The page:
But I can see from this latest trick of memory how much more arbitrary and influential it is than the will . While my memory holds with relentless tenacity , as I cannot too often stress , to my wrongs , when it comes to my shames , it gestures and jokes and toys with chronology like a prestidigitator in the hope of distracting me from them . Just as I was about to enlarge upon my discovery of the underside of the leaf of love , memory , displeased at being asked to yield its unsavory secrets , dashed ahead of me , calling back over its shoulder : `` Skip it . Cut it out '' . But I will not skip it or cut it out . It is not my intention in this narrative to picture myself as a helpless victim moored to the rock of experience and left to the buffetings of chance . If to be innocent is to be helpless , then I had been -- as are we all -- helpless at the start . But the time came when I was no longer innocent and therefore no longer helpless . Helpless in that sense I can never be again . However , I confess my hope that I will be innocent again , not with a pristine , accidental innocence , but rather with an innocence achieved by the slow cutting away of the flesh to reach the bone .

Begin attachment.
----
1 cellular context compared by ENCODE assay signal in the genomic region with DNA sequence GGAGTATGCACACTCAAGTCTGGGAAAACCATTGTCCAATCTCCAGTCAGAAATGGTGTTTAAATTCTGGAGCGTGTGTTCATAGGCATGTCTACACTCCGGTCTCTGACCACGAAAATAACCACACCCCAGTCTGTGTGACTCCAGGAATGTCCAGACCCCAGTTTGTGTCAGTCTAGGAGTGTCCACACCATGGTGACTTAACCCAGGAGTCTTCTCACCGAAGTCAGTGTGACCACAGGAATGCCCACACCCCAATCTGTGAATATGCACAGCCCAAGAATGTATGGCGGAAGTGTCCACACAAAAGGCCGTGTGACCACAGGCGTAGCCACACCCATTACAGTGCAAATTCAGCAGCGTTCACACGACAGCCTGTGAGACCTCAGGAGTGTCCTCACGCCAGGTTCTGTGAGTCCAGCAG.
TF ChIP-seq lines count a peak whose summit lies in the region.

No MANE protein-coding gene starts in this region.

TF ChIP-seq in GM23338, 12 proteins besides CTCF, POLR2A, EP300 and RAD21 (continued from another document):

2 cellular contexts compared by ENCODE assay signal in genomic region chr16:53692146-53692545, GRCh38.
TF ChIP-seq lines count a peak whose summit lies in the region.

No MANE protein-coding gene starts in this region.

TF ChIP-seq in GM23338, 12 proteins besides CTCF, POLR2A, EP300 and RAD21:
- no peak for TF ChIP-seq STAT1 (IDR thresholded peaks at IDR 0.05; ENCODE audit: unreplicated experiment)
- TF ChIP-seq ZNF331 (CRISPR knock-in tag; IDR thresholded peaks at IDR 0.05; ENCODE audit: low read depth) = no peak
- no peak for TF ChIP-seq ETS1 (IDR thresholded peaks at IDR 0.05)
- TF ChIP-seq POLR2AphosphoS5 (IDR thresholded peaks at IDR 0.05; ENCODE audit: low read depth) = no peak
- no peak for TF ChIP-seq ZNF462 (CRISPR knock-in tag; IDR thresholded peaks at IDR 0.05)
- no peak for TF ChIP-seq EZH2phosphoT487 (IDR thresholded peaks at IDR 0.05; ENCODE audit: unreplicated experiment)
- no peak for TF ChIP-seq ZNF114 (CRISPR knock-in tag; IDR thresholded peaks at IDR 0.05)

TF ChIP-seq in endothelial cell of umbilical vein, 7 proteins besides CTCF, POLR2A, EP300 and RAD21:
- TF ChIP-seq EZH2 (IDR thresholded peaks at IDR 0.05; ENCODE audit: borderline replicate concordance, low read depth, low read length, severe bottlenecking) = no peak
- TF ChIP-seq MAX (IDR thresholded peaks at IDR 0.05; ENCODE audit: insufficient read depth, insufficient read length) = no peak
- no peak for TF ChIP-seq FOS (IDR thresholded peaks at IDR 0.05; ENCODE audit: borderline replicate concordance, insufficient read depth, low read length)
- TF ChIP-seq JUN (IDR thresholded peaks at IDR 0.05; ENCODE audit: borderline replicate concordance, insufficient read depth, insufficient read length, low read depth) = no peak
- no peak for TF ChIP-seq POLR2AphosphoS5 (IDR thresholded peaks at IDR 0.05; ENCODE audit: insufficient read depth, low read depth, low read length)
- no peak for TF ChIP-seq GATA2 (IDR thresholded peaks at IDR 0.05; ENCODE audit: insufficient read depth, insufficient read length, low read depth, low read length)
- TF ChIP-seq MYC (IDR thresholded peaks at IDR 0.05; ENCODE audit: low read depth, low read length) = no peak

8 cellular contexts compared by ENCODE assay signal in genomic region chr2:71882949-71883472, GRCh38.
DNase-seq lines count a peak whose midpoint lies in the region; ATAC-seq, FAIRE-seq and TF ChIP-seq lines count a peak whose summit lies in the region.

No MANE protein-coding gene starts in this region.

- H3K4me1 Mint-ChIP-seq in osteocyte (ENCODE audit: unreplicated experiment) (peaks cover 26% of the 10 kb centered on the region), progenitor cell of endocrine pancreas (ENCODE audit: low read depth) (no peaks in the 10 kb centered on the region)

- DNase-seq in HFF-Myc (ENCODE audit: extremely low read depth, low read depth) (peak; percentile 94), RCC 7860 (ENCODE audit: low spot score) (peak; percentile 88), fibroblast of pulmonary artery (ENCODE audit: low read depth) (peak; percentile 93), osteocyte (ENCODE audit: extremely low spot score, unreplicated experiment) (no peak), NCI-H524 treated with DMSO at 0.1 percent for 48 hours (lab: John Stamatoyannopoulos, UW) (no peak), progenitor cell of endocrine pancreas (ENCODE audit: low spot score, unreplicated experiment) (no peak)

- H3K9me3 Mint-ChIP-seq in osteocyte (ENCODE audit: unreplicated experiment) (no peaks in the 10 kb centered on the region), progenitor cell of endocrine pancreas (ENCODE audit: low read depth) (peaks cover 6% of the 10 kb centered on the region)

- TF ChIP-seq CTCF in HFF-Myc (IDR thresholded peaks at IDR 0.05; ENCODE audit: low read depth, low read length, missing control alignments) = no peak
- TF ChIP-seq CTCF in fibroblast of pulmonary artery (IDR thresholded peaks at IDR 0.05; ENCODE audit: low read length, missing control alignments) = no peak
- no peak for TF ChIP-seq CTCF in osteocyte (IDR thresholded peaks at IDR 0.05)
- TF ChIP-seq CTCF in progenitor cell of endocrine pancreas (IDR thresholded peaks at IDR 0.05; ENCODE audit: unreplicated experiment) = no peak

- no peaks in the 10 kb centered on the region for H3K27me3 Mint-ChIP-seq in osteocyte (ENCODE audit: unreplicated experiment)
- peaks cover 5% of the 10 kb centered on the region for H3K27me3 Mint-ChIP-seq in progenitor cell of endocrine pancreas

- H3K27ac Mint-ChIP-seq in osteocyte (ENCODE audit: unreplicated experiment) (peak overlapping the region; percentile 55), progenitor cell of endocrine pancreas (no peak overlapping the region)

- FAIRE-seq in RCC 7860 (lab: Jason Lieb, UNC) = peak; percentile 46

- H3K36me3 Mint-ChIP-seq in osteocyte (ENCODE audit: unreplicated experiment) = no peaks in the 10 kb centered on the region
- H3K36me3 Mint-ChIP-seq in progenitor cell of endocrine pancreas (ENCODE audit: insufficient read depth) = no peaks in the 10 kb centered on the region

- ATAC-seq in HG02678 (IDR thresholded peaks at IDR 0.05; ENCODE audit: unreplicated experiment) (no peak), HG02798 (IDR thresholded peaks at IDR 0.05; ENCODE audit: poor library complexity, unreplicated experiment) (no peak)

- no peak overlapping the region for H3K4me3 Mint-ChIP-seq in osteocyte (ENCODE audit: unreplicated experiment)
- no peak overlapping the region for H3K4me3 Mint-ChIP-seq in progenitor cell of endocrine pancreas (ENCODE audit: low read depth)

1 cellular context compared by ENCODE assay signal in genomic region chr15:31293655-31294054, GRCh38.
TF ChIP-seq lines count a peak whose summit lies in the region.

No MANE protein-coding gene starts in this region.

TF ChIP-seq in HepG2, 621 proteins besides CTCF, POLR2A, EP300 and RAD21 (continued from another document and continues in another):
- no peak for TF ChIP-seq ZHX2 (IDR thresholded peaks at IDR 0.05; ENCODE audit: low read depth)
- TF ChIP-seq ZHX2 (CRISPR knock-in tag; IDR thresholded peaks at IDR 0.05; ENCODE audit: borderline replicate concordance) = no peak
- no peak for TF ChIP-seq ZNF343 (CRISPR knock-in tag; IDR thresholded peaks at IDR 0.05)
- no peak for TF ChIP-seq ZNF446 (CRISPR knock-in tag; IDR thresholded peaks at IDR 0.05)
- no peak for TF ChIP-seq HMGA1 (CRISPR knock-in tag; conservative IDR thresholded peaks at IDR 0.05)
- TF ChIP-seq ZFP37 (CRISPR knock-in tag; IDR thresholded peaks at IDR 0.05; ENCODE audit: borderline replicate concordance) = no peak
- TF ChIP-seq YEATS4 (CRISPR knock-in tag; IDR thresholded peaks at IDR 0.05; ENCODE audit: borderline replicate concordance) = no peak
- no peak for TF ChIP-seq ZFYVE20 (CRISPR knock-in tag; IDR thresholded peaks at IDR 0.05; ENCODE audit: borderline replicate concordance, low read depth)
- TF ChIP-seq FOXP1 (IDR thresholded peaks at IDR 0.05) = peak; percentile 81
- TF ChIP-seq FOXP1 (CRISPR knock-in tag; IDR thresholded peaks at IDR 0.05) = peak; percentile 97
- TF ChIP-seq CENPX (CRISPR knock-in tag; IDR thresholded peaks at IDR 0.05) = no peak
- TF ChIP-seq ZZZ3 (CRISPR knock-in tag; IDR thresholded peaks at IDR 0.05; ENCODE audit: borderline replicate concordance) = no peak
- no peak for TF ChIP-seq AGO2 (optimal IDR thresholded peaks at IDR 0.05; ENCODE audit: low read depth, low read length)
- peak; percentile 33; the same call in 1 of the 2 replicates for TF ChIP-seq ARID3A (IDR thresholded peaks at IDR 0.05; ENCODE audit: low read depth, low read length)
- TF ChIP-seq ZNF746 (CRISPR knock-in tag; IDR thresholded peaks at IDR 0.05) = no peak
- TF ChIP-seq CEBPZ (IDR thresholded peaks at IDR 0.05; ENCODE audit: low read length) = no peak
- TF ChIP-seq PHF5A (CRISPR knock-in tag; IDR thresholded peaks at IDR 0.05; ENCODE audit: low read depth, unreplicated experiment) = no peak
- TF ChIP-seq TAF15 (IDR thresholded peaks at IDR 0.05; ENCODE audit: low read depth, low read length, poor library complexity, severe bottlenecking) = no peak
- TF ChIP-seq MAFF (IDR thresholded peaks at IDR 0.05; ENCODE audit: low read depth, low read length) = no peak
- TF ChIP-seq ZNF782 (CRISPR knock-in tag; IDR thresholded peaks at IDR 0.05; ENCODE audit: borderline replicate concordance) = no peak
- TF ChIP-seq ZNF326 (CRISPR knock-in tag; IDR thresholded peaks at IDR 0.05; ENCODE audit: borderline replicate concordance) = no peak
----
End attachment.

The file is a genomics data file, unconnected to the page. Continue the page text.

For innocence , of all the graces of the spirit , is I believe the one most to be prayed for . Although it is constantly made to look foolish ( too simple to come in out of the rain , people say , who have found in the innocent an impediment ) , it does not mind looking foolish because it is not concerned with how it looks . It assumes that things are as they seem when they seem best , and when they seem worst it overlooks them . To innocence , a word given is a word that will be kept . Instinctively , innocence does unto others as it expects to be done by . But when these expectations are once too often ground into the dust , innocence can falter , since its strength is according to the strength of him who possesses it . The innocence of which I speak is , I know , not incorruptible . But I insist upon believing that even when it is lost , it may , like paradise , be regained .